First of all, thank you for your time and congratulations on the release of ‘Nykta’. How are you doing?
Thanks! I am doing very well actually. Enjoying the change of seasons and looking forward to a productive winter.
The album already made it to my personal list of favourites this year, but how are the general responses so far, from fans and press?
I am really surprised as to how well ‘Nykta’ has been received thus far! Having included elements far outside of the metal genre, I thought that only an open-minded minority would really understand the album. It seems I was wrong as to this group of people being the minority. Many fans are writing to share their appreciation and the press has already bestowed ‘Nykta’ with luminous titles such as “album of the year”, “album of the month”, “album of the season” and so on. Very positive.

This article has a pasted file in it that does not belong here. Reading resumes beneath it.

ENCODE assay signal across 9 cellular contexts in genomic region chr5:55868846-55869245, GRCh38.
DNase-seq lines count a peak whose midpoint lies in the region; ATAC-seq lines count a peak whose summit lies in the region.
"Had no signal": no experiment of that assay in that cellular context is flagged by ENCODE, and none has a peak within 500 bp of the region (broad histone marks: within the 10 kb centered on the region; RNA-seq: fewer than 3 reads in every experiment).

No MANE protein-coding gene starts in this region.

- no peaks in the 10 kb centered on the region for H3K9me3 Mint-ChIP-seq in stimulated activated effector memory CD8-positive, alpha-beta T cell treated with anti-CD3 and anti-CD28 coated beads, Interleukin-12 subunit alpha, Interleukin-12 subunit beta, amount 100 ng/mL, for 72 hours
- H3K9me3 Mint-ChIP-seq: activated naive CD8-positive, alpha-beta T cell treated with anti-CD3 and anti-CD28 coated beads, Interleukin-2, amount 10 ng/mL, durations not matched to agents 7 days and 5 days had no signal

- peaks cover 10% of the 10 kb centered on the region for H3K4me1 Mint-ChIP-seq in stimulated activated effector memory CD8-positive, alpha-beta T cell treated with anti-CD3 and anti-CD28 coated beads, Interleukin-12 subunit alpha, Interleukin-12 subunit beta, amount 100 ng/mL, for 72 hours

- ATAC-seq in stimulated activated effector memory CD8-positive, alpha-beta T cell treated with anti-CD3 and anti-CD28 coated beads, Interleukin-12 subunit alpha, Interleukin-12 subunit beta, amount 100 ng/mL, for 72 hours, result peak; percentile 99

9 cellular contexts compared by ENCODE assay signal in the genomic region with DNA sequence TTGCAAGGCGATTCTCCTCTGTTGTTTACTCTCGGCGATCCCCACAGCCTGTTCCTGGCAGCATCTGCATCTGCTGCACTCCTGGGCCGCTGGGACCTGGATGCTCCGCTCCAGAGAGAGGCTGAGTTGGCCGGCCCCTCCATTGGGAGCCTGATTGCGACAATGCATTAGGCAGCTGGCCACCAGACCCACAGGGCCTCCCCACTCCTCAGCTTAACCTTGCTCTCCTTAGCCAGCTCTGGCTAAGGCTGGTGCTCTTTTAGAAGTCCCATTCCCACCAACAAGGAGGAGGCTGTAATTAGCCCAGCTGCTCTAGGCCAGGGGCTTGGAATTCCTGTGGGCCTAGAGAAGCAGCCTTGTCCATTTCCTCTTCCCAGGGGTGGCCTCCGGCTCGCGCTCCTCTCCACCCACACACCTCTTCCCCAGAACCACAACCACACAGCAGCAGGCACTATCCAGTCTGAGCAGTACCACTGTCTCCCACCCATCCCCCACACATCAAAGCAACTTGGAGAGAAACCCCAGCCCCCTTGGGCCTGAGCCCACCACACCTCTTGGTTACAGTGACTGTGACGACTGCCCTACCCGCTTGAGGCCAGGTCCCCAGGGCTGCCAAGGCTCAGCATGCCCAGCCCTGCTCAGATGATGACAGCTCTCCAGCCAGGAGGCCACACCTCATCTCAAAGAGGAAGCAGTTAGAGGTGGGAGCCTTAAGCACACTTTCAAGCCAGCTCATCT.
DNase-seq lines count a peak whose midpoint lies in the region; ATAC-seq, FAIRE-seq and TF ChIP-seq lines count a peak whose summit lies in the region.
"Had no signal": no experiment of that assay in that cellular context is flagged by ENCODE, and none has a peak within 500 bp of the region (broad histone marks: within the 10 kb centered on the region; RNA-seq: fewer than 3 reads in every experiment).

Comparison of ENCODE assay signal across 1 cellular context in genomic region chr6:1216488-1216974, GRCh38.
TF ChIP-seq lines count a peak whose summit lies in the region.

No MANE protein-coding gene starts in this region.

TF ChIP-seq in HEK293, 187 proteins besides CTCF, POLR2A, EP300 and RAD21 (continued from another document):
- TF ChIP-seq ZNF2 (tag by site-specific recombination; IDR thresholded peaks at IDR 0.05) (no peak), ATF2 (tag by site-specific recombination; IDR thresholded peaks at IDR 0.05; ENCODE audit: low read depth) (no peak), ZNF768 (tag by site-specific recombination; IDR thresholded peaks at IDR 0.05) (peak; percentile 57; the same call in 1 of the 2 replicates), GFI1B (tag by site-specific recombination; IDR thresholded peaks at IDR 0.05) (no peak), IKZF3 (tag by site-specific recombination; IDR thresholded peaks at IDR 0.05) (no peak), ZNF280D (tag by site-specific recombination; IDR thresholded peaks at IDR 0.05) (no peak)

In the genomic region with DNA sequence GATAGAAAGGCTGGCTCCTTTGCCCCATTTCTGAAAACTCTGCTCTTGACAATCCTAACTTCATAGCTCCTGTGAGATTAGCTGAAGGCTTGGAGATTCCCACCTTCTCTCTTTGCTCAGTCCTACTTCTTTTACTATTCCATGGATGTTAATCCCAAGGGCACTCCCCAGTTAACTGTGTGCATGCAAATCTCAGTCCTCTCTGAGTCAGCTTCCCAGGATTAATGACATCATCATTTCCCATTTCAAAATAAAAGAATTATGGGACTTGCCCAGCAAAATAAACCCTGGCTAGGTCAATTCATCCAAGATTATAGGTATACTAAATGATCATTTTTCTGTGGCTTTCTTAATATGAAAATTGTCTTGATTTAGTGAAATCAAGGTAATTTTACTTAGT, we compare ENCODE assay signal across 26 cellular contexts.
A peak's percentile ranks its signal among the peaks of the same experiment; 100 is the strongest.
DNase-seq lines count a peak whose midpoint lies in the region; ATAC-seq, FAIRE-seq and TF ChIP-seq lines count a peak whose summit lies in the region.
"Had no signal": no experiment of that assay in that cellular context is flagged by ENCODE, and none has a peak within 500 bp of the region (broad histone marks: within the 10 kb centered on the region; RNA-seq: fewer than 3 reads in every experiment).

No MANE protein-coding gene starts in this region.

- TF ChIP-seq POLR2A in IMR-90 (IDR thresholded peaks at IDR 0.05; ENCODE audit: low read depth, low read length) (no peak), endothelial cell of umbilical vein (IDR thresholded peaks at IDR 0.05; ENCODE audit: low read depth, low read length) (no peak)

Over the years your music has evolved, ‘For the Glory of Ur’ was one of the first black metal records I bought and could be considered uncompromising black where ‘In Monumentum’ has some significant heavy metal influences. ‘Nykta’ even goes a few steps further, would you like to tell us about that progress?